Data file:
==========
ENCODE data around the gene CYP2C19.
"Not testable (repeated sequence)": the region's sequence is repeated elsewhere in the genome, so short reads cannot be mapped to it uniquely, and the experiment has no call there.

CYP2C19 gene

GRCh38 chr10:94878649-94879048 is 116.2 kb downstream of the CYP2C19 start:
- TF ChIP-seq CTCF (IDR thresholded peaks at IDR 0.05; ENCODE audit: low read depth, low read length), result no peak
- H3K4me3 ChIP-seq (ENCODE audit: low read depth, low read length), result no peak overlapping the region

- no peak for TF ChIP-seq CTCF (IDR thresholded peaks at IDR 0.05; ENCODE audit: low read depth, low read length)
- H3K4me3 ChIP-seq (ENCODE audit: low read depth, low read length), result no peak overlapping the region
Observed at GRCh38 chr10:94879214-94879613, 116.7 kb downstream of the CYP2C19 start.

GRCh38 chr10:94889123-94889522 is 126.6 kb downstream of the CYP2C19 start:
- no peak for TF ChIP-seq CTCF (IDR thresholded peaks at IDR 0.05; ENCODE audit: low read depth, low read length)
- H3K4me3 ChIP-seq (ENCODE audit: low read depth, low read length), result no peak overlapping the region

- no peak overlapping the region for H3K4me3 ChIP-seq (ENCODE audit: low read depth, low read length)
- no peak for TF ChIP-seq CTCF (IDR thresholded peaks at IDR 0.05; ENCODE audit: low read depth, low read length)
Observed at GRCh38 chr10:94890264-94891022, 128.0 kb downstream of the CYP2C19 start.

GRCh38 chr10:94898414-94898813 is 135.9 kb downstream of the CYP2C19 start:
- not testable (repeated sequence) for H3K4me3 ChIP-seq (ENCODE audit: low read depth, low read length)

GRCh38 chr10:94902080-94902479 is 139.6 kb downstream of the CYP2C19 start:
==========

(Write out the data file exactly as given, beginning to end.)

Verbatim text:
ENCODE data around the gene CYP2C19.
"Not testable (repeated sequence)": the region's sequence is repeated elsewhere in the genome, so short reads cannot be mapped to it uniquely, and the experiment has no call there.

CYP2C19 gene

GRCh38 chr10:94878649-94879048 is 116.2 kb downstream of the CYP2C19 start:
- TF ChIP-seq CTCF (IDR thresholded peaks at IDR 0.05; ENCODE audit: low read depth, low read length), result no peak
- H3K4me3 ChIP-seq (ENCODE audit: low read depth, low read length), result no peak overlapping the region

- no peak for TF ChIP-seq CTCF (IDR thresholded peaks at IDR 0.05; ENCODE audit: low read depth, low read length)
- H3K4me3 ChIP-seq (ENCODE audit: low read depth, low read length), result no peak overlapping the region
Observed at GRCh38 chr10:94879214-94879613, 116.7 kb downstream of the CYP2C19 start.

GRCh38 chr10:94889123-94889522 is 126.6 kb downstream of the CYP2C19 start:
- no peak for TF ChIP-seq CTCF (IDR thresholded peaks at IDR 0.05; ENCODE audit: low read depth, low read length)
- H3K4me3 ChIP-seq (ENCODE audit: low read depth, low read length), result no peak overlapping the region

- no peak overlapping the region for H3K4me3 ChIP-seq (ENCODE audit: low read depth, low read length)
- no peak for TF ChIP-seq CTCF (IDR thresholded peaks at IDR 0.05; ENCODE audit: low read depth, low read length)
Observed at GRCh38 chr10:94890264-94891022, 128.0 kb downstream of the CYP2C19 start.

GRCh38 chr10:94898414-94898813 is 135.9 kb downstream of the CYP2C19 start:
- not testable (repeated sequence) for H3K4me3 ChIP-seq (ENCODE audit: low read depth, low read length)

GRCh38 chr10:94902080-94902479 is 139.6 kb downstream of the CYP2C19 start: